Home Health 2018 budget: 1% for health care costs N57.1bn, says Senator

2018 budget: 1% for health care costs N57.1bn, says Senator


By Titilope Fadare

The Chairman of the Senate Committee on Health, Lanre Tejuosho, has announced that the 1 percent of the Consolidated Revenue Fund for the country, added to the health budget for 2018, costs N57.1 billion.
This money is targeted at improving Primary Health Care centres, especially for vulnerable persons in the country.
Tejuosho also noted that toll-free lines would be provided for people to file complaints concerning the centres as this will help in monitoring exercises.
He also pointed out that the fund will go directly to the health centres and not through the Federal Government because “we want the Primary health care centre to operate more like private health institutions.”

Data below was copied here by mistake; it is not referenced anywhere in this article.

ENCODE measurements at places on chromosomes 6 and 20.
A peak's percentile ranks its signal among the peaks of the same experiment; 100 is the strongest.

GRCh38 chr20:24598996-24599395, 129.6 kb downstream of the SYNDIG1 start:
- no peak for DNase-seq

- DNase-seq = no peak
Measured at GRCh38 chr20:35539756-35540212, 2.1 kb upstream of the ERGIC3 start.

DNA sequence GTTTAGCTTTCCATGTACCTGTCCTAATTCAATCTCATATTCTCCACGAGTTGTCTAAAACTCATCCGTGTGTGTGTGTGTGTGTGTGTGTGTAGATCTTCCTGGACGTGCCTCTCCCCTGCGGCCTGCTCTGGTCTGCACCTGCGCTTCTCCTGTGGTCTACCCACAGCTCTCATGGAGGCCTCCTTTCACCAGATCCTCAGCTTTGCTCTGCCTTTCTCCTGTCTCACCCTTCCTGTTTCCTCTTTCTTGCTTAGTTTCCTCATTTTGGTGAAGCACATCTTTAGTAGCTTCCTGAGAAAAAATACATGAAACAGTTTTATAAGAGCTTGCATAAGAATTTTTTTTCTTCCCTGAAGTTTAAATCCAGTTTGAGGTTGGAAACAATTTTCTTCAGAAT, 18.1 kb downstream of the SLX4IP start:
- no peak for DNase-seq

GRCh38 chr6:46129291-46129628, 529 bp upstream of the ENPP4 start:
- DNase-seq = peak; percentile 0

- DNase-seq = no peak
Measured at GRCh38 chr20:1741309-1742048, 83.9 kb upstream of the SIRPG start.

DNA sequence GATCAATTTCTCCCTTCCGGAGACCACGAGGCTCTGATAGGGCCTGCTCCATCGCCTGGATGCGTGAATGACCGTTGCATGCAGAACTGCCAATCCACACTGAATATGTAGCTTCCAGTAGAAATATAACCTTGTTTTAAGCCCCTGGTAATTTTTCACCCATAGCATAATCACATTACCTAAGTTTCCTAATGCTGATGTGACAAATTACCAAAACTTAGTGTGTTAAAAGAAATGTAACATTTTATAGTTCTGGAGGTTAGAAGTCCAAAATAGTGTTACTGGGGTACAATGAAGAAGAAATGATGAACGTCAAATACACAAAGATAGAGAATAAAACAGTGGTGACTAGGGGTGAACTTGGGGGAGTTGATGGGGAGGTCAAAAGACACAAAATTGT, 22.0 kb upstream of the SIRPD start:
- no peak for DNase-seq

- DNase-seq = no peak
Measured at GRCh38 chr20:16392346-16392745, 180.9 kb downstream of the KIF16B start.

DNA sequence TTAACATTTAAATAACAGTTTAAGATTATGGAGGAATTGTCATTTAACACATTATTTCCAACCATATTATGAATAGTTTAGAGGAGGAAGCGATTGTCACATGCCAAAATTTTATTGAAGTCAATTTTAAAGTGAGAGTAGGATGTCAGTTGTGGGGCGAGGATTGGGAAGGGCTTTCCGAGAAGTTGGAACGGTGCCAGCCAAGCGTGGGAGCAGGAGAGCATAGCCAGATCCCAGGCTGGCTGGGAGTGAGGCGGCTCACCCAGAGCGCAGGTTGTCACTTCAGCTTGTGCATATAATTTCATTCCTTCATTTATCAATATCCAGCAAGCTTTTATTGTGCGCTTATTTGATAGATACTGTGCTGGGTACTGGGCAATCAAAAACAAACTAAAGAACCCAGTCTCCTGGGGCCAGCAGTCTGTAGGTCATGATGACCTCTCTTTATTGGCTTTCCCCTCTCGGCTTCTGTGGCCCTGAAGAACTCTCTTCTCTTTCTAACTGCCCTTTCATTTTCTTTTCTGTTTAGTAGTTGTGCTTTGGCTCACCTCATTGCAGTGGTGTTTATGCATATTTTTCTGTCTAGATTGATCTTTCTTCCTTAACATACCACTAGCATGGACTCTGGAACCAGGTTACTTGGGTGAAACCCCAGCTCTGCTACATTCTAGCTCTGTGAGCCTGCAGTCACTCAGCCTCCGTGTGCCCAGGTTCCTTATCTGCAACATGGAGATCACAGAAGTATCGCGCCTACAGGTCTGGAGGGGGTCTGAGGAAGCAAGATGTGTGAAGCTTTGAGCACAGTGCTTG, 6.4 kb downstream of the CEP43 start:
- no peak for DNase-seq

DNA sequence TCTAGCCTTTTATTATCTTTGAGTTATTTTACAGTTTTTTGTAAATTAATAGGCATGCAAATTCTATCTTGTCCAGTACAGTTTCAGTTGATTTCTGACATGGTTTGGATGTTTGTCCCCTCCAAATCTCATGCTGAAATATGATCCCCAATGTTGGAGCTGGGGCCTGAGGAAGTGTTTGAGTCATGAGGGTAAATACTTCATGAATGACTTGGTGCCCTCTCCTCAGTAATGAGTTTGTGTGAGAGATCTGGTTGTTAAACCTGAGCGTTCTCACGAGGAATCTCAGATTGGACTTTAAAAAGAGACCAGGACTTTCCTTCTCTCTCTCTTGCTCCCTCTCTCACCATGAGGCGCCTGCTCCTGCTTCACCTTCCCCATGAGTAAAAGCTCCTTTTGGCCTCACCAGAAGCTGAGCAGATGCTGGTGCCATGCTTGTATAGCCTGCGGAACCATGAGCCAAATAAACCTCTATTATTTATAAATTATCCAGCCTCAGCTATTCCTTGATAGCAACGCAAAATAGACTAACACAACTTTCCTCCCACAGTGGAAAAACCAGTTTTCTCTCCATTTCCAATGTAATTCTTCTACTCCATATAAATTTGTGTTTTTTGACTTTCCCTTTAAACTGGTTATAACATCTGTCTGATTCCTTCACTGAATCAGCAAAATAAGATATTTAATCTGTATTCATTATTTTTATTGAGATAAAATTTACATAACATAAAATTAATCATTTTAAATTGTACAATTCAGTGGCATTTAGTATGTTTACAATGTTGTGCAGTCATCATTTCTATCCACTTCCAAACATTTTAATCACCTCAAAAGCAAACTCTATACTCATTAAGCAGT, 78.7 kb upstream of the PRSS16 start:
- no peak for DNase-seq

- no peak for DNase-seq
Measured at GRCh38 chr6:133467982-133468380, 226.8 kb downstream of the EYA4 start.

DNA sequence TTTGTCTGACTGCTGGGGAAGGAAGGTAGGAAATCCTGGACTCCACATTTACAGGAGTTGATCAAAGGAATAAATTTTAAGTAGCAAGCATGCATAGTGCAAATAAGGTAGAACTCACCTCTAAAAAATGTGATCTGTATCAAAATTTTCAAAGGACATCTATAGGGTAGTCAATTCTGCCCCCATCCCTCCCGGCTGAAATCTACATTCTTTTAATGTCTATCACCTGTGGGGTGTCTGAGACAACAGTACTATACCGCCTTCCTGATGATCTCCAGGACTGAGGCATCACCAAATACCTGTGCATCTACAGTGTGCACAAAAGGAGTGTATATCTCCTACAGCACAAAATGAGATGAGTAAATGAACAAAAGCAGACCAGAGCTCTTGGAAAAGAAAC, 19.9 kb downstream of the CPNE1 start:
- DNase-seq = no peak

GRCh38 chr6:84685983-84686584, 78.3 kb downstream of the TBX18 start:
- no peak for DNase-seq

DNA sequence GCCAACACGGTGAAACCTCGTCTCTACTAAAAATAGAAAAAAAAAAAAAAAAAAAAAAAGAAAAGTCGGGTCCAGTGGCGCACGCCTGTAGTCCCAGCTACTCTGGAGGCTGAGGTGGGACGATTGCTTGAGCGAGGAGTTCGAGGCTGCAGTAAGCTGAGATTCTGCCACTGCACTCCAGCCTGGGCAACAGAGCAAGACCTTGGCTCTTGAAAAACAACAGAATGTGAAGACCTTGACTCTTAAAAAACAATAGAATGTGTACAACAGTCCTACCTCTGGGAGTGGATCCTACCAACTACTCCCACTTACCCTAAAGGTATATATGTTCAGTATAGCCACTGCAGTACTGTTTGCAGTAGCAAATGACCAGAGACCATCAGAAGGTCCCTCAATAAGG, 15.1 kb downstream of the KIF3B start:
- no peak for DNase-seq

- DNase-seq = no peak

This provision is a part of the Basic Health Provision Package (BHCPF) contained in the 2014 Health Act, passed during the Goodluck Jonathan administration.
It is worthy to note that that the 2018 appropriation bill submitted by President Muhammadu Buhari in November last year did not accommodate this provision.
However, he indicated that the committee “had meeting with several ministers and the Vice President before reaching a conclusion on this.”
In an interview with selected journalists, the Chairman also added that the National Assembly would deliberate on a National Health Insurance bill.
Talking about the National Health Insurance bill, the Chairman said it was imperative to deliberate on it because the bill, if passed, would “ensure that every Nigerian puts something into National health insurance and every Nigerian would be able to go to any clinic and would have basic health [care].”
Explaining further, he said: “At least 100 million Nigerians can afford N200 every month to put into this NHIS, which is about N20 billion naira a month, in a year it is about N240 billion, it is much more than the health budget of the last five years. We have about 200 million Nigerians, we are targeting 100 million, people that cannot afford let’s say 60 million, we can still [give them] the same service.”